Marine debris, climate change, predation and human interaction all threaten the survival of Hawaiian monk seals. But feral cats present their greatest disease concern, Amlin said.

“As conservationists, what we really have to look at is this is what Hawaii’s native ecosystem includes, and cats are unfortunately not part of that,” Amlin said. “When it comes to the feral cat population, there should be a program in place to bring in these animals, adopt the ones that are adoptable and humanely euthanize those that are not.”

Others take offense to that notion.

Classifying animals with labels such as native and invasive creates a “hierarchy in which the protection of certain animals comes at the suffering of others,” Hawaiian Humane Society President and CEO Pamela Burns wrote in a letter opposing the state Senate bill that would have banned cat-feeding on state land. She contended the 300,000 figure overstates the problem because the study looked at how many cats people were feeding and might have missed instances where multiple people fed the same outdoor cat.

Those who care for stray cats advocate trapping, neutering and spaying to help control their population.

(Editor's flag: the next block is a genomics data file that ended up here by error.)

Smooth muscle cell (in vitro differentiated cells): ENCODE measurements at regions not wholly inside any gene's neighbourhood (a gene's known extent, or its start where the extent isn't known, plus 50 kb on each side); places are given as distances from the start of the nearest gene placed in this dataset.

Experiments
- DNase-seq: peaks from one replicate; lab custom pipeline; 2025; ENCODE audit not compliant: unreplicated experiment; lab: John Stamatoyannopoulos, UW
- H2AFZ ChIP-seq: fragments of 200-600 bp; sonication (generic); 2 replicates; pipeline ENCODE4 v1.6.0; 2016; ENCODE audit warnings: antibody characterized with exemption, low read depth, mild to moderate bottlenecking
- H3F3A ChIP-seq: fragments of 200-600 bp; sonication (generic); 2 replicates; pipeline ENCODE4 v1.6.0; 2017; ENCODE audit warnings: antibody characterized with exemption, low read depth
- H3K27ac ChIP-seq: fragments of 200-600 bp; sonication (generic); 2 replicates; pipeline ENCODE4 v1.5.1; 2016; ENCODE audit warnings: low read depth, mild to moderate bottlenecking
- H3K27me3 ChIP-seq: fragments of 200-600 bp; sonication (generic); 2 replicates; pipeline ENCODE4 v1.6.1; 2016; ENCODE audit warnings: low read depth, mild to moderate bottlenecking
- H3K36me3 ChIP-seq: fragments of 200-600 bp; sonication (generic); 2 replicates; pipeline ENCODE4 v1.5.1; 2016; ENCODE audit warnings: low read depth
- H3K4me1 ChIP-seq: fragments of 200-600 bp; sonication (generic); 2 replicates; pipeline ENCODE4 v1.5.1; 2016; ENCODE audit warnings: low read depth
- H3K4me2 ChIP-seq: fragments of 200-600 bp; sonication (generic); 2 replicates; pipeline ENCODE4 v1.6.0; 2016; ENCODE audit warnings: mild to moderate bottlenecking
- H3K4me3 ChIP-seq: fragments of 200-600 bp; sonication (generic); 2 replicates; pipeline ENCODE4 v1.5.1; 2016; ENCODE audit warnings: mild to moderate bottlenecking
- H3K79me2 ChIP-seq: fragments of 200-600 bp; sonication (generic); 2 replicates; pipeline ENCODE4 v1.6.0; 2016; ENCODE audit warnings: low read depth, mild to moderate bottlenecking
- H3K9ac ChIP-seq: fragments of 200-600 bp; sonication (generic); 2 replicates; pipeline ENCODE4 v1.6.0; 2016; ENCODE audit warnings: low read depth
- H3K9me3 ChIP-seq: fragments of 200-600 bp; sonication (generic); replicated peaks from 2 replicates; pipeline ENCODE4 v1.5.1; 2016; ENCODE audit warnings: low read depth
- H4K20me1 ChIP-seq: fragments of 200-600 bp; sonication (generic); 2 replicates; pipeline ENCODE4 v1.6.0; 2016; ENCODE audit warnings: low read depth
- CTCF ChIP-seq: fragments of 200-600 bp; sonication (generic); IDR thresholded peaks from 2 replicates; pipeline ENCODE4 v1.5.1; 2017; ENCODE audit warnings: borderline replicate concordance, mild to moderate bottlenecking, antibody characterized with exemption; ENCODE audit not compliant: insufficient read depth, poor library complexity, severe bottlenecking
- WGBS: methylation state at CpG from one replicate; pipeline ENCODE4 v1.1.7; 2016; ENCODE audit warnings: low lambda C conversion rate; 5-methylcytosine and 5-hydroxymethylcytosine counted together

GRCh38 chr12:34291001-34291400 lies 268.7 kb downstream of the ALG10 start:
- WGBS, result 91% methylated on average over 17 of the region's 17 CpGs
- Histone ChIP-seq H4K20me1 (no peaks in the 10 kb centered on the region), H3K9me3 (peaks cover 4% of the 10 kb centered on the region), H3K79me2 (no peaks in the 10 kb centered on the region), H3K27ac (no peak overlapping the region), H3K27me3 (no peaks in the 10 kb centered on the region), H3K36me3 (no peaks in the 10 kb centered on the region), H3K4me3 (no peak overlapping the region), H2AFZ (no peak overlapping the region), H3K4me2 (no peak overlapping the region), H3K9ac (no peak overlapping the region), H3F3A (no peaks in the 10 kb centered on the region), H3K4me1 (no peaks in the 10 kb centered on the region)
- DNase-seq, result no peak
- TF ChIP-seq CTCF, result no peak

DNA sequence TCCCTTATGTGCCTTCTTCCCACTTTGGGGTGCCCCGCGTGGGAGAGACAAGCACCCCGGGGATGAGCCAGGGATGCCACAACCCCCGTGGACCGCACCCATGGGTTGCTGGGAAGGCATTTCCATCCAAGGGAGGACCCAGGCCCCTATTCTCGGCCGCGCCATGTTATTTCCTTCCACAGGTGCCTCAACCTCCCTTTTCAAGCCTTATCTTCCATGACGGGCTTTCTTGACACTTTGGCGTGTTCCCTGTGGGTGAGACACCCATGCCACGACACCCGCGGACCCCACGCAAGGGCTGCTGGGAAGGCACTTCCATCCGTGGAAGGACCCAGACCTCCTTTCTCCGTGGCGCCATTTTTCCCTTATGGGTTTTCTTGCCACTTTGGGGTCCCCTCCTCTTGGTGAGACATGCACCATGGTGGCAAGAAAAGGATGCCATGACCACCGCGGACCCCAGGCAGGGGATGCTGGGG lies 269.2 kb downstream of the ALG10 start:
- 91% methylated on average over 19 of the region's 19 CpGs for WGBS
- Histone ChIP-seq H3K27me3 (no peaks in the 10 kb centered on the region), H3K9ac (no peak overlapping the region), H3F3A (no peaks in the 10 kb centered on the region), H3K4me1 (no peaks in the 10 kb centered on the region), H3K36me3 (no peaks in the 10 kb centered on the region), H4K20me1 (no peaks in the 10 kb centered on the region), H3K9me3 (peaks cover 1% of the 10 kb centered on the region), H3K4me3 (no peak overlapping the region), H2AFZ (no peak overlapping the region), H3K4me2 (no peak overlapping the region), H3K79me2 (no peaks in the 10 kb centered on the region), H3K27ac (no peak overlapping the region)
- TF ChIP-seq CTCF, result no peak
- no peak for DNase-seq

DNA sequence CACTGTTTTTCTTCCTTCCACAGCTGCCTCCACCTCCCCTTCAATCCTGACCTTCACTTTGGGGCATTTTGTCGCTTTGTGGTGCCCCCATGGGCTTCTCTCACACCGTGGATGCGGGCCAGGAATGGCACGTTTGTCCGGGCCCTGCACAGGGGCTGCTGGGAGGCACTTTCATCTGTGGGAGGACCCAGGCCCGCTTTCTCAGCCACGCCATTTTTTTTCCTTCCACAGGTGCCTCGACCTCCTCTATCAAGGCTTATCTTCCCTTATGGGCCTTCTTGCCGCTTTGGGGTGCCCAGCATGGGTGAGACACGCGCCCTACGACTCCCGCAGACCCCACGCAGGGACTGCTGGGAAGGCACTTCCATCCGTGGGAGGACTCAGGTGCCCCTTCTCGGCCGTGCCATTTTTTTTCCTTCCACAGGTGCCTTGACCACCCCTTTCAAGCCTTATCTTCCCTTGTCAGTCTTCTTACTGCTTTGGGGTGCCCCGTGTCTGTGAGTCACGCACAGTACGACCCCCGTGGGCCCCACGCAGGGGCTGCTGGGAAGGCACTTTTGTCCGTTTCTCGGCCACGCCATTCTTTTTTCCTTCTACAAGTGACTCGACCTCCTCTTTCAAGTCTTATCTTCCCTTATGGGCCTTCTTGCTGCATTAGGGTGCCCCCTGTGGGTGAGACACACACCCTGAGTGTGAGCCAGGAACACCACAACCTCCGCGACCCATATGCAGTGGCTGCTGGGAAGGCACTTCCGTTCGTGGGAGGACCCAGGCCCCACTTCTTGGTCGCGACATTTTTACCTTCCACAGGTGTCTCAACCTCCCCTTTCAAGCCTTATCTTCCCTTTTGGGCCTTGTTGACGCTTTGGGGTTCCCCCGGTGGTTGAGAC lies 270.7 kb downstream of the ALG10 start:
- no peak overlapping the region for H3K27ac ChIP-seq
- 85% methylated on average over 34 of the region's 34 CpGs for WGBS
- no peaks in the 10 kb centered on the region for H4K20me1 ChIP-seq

The University of Hawaii’s Manoa campus, in Honolulu, started a feral cat management program — with authorized feeders trained in tasks like trapping and feces disposal — after the stench and mess from hundreds of cats prompted complaints, especially when children at a campus daycare center got flea bites, said Roxanne Adams, director of buildings and grounds.

The program started in 2011 and appears to have reduced the number of felines, she said.

Euthanizing cats is unacceptable unless they’re extremely sick, said Alicia Maluafiti, board president of animal welfare group Poi Dogs and Popoki.

“I totally disagree with the … generalization that cat people love cats more than these endangered species,” Maluafiti said. “What we just don’t advocate is the wholesale killing, the extermination, of one species … for one.”